I was excited about the end of last issue. General Ross (who for some reason, no matter who portrays him next will always be Sam Elliot to me) decided it was his turn to take up arms against the Hulk. With Black Bolt, Iron Man and Mr. Fantastic out of the picture, Earth is in deep trouble, but good old ďThunderboltĒ Ross decided to bring the might of the American war machine against the Hulk. There was something that worked extremely well with Rossí attack, and there was also something that didnít work as well as previous installments. First, what I didnít think worked extremely well was Ross and the military unleashing massive firepower directly at the Hulk. For purposes of the plot it worked, but as I was reading it, I couldnít help but say to myself, ďI get that the more firepower and Ďpainí the Hulk feels, the more unstoppable he becomes.Ē I feel like it might be getting to the point of beating a dead horse though. Does everyone in the Marvel Universe need to realize that they just keep making him angrier?
That, of course, is just a miniscule thing that I canít help but feel a bit nit-picky about. During Rossí onslaught there is a scene between an ethereal Dr. Strange and the Hulk/Bruce Banner that I feel was one of the shining moments of the entire series thus far. Strange thought he was going to be the smart one - that he could get through to Bruce Banner. The theory that the Hulk and Banner are separated gets completely tossed out the window in this scene, and I came to the realization that it is not just the Hulk who is angry; Banner is too. I thought Greg Pak did an exceptional job with the scripting of this entire sequence. One could argue that Bannerís appearance was the Hulk playing tricks on Strange, but I donít think so. Iíd be pretty peeved myself if I was launched off my home planet and left for dead.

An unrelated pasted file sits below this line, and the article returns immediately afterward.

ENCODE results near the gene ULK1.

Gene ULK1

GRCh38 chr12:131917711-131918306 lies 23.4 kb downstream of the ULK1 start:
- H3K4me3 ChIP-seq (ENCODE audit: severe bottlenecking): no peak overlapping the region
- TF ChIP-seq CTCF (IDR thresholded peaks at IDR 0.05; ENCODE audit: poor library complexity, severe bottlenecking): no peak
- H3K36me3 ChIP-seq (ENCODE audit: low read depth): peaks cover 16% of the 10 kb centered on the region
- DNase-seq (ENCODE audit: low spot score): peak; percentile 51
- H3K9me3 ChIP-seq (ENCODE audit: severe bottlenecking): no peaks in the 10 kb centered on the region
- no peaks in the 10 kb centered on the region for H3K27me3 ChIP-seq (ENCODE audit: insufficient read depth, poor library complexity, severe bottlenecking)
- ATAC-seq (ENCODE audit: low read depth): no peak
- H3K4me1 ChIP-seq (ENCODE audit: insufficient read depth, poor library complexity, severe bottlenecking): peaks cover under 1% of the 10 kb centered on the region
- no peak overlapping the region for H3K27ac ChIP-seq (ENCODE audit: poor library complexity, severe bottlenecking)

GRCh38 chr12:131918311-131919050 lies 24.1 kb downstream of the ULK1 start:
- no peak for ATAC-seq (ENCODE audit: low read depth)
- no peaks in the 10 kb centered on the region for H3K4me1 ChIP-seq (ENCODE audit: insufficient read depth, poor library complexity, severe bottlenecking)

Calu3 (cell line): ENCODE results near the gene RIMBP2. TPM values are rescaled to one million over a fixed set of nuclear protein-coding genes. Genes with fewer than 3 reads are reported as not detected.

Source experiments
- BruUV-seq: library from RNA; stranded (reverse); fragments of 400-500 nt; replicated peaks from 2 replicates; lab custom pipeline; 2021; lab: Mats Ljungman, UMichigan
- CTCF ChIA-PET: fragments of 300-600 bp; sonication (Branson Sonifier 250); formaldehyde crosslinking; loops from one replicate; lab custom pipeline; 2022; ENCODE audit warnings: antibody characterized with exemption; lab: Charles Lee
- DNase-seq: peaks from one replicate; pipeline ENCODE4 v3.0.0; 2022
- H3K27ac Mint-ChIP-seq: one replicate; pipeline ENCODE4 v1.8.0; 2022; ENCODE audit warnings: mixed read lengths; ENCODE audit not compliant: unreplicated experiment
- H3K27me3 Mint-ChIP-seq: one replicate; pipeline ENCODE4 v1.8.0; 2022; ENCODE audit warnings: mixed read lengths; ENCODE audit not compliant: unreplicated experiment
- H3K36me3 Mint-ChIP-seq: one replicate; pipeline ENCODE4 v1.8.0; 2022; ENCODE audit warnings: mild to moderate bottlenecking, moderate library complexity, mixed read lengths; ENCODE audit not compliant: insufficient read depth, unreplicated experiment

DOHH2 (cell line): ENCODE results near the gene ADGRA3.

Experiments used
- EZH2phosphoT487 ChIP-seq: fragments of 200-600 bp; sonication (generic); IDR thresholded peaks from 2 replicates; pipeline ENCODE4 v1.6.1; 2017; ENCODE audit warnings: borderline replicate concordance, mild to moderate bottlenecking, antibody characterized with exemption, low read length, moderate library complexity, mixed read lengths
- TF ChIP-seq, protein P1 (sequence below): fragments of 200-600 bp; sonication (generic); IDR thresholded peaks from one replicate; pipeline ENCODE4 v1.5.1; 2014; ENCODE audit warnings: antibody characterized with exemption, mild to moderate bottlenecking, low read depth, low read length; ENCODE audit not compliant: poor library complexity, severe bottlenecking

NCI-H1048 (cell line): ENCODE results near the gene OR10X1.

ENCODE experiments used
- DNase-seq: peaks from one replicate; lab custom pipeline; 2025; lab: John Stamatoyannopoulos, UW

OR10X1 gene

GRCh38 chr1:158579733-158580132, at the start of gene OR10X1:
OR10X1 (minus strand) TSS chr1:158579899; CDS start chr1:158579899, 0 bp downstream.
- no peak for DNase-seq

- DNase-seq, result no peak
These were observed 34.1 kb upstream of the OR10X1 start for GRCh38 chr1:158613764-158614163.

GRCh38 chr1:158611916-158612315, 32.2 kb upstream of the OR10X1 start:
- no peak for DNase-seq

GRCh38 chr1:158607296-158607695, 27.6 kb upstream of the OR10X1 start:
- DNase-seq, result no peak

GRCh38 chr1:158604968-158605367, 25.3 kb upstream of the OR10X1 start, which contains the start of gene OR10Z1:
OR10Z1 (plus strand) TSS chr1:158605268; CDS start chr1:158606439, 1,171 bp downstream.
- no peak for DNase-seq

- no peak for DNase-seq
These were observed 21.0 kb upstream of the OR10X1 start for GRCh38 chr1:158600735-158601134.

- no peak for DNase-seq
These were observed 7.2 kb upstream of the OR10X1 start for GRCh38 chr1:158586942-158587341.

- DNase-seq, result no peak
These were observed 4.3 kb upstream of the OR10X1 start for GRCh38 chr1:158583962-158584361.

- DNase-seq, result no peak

I really enjoyed the scenes following this interaction as well. Romita and the art team do a fantastic job capturing the Hulk in action. Every panel was exciting, the action was intense, and it really gave me the type of experience Iíd hope for from a comic book action sequence. Looking over the panels a few times, I was just as excited as if I were playing Incredible Hulk: Ultimate Destruction, grabbing those rocket soldiers, jumping as high as I could in the air and tossing them as far as the game allows. My one problem with the Hulkís destruction of Rossí army was the fact that Ross did not die. When the Hulk and Ross finally come face to face, I really felt that it would have been a perfect swan song for Ross. I can understand why he survives, but if he had died in the Hulkís arms while trying to kill the big green, that would have been fitting. Of course, I think the ďdeadĒ Betty Ross will most definitely play a role in this series, but that still remains to be seen.
Although this series is a wildly enjoyable thrill ride, it does hold the potential for a bit of predictability. Going back to that dead horse thing, some of what is being done feels repetitive. There has been a lot of innuendo towards the Sentry being the hero to stop the Hulk, and in this issue that innuendo becomes blatant. The cover solicitation for issue #5, the conclusion, shows the Hulk and the Sentry going at it. I am a fan of the Sentry. I just feel heís both misused and underused, and it would be far too predictable for him to be the one to stop the Hulk. I have a feeling Pak may make it seem that the series is headed that way, and then heíll throw everyone off with a big twist like Betty Ross or something. Either way, I am thoroughly enjoying this series.
What surprised me about this issue was the fact that it didnít feature events from Incredible Hulk #108: the Rick Jones/Miek angle and the hinted ulterior motives of some of the Warbound. There is some hinting that some of the Warbound disagree with the Hulkís plan to convert Madison Square Garden into a gladiatorial arena instead of conquering Earth immediately. But I couldnít help but feel like the events that transpired in Incredible Hulk #108 had very little relevance to anything happening in this series. Truth be told, that doesnít really bother me because I really have been enjoying this series a great deal.